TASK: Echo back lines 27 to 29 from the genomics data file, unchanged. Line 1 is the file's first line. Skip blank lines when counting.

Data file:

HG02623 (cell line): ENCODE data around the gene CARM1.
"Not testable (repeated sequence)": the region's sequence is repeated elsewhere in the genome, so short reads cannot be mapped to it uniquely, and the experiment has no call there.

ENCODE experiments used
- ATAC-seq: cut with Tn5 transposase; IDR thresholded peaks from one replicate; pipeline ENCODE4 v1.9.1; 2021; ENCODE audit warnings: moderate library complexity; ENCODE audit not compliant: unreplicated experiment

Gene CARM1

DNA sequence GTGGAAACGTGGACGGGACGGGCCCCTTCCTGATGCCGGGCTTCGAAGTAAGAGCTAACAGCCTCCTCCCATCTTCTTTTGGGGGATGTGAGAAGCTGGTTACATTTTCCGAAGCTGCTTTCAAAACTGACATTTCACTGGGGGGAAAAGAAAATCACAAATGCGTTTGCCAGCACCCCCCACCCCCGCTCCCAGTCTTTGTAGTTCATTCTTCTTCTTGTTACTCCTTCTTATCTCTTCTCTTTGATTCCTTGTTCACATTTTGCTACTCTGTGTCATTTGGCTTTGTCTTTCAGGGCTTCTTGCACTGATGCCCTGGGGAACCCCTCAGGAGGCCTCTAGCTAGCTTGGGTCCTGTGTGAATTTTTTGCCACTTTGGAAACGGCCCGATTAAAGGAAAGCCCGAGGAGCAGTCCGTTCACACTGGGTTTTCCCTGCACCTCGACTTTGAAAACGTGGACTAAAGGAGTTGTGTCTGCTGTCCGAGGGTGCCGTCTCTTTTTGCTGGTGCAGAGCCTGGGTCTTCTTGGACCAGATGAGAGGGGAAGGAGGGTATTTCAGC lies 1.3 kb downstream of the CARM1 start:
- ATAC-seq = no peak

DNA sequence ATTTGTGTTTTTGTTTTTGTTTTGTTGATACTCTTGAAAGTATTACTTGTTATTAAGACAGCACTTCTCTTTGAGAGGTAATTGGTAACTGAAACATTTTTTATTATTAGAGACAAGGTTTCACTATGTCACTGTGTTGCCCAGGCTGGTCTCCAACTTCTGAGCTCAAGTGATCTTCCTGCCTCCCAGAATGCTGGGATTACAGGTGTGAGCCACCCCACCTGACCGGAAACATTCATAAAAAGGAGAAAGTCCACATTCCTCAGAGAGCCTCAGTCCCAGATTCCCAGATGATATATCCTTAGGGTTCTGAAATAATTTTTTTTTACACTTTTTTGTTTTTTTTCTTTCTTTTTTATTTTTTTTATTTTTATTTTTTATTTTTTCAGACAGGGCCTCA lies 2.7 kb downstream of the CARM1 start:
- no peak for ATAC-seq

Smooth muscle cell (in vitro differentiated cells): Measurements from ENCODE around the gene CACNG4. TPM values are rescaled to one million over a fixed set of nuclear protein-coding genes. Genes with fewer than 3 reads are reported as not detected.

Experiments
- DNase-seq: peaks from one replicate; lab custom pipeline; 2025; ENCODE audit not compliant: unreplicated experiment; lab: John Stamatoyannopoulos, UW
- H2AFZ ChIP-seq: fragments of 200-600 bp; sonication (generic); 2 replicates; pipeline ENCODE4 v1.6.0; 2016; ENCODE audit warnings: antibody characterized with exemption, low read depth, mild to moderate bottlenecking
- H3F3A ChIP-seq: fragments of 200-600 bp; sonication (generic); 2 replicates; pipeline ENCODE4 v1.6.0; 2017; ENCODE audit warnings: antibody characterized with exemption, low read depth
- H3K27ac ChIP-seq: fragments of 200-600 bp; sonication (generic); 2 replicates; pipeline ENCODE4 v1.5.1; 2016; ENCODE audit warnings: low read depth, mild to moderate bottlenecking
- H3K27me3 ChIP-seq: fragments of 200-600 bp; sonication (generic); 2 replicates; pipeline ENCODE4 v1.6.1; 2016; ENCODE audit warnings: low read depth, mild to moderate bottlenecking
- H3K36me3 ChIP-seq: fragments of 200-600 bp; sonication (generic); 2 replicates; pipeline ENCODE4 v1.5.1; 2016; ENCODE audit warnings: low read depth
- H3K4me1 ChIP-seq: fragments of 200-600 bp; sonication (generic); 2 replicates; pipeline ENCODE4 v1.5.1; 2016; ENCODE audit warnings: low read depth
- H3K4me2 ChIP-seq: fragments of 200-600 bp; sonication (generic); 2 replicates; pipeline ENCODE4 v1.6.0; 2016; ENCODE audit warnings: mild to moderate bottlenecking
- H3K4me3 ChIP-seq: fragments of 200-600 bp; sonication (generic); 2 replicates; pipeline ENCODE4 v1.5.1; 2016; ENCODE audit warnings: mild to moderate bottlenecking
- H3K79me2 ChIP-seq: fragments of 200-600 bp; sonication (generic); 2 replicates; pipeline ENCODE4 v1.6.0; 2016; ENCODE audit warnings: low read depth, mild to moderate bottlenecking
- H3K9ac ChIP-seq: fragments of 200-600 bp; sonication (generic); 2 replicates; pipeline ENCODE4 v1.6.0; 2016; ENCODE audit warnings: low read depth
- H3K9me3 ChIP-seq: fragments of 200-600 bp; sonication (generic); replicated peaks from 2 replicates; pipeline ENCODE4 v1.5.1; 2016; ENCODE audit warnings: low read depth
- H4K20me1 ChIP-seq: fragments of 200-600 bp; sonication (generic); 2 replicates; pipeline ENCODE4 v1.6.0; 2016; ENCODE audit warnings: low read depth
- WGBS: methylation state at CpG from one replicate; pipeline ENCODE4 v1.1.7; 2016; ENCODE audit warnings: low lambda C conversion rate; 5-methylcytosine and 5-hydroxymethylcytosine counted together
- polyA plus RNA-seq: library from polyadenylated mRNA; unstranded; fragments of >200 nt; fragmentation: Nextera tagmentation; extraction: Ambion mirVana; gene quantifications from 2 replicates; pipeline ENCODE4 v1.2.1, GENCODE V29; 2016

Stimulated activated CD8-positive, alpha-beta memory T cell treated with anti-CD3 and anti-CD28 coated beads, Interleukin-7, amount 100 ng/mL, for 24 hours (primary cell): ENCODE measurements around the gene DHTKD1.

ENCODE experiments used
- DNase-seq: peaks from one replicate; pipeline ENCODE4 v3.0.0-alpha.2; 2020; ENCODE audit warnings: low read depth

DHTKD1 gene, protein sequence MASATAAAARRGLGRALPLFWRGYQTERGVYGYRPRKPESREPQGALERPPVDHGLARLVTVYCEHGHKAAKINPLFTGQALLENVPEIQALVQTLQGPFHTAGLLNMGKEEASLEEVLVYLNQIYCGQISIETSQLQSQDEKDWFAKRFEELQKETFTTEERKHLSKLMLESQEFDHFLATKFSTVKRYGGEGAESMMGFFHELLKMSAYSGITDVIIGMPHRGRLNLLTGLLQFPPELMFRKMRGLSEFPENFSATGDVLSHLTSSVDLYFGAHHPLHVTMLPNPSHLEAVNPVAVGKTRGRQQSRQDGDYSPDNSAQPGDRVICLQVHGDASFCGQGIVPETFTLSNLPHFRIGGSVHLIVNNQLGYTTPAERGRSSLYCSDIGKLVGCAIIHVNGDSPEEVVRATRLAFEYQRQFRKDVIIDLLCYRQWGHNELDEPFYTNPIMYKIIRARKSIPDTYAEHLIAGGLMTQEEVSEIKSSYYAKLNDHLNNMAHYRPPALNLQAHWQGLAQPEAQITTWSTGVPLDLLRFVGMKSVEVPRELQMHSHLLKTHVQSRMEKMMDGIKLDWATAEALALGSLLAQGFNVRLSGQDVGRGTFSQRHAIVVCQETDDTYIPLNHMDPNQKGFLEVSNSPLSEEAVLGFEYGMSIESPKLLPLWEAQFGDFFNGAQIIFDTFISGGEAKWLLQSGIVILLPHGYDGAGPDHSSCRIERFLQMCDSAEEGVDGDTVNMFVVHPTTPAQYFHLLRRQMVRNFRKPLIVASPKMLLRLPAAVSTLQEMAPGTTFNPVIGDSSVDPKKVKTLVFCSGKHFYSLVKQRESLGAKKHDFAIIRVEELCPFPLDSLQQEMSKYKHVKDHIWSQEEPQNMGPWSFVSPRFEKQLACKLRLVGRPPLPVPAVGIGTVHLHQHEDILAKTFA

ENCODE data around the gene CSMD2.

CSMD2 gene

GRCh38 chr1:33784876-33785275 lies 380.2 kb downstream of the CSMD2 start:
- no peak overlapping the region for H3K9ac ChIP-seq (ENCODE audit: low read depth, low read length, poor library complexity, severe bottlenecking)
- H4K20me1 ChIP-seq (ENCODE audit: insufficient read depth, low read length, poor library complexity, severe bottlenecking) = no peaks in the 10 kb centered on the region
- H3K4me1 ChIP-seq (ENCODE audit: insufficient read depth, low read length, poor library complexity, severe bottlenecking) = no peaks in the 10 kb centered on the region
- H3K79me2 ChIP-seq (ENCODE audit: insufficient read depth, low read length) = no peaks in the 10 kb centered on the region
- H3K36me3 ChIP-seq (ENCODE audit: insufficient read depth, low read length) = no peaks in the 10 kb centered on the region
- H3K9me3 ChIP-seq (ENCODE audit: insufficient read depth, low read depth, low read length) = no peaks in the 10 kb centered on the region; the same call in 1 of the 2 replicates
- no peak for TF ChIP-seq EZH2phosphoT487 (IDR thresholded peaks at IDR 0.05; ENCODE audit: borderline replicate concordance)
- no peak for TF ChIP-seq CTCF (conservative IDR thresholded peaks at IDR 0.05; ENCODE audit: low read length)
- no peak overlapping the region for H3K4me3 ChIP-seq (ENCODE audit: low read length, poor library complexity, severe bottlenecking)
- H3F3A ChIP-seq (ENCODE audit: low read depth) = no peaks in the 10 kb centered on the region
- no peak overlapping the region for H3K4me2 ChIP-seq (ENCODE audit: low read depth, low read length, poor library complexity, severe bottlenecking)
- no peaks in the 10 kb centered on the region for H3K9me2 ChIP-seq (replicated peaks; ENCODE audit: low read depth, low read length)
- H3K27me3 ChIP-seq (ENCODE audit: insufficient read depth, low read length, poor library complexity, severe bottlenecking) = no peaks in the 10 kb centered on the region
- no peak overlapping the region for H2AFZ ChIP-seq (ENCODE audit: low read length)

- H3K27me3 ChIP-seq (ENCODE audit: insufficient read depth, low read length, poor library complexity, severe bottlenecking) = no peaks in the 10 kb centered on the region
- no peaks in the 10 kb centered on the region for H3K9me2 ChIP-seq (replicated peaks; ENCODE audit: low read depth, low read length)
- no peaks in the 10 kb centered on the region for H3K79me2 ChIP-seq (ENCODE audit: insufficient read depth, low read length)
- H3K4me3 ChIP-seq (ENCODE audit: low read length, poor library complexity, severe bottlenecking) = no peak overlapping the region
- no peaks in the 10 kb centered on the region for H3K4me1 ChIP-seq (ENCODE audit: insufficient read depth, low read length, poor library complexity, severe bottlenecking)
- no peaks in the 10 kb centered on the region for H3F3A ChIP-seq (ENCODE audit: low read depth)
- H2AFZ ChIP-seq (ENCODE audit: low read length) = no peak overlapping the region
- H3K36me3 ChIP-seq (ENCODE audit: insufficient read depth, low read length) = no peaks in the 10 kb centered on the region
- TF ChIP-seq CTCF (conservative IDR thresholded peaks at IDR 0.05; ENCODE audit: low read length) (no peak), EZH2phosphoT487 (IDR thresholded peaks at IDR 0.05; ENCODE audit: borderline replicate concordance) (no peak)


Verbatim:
Stimulated activated CD8-positive, alpha-beta memory T cell treated with anti-CD3 and anti-CD28 coated beads, Interleukin-7, amount 100 ng/mL, for 24 hours (primary cell): ENCODE measurements around the gene DHTKD1.

ENCODE experiments used
- DNase-seq: peaks from one replicate; pipeline ENCODE4 v3.0.0-alpha.2; 2020; ENCODE audit warnings: low read depth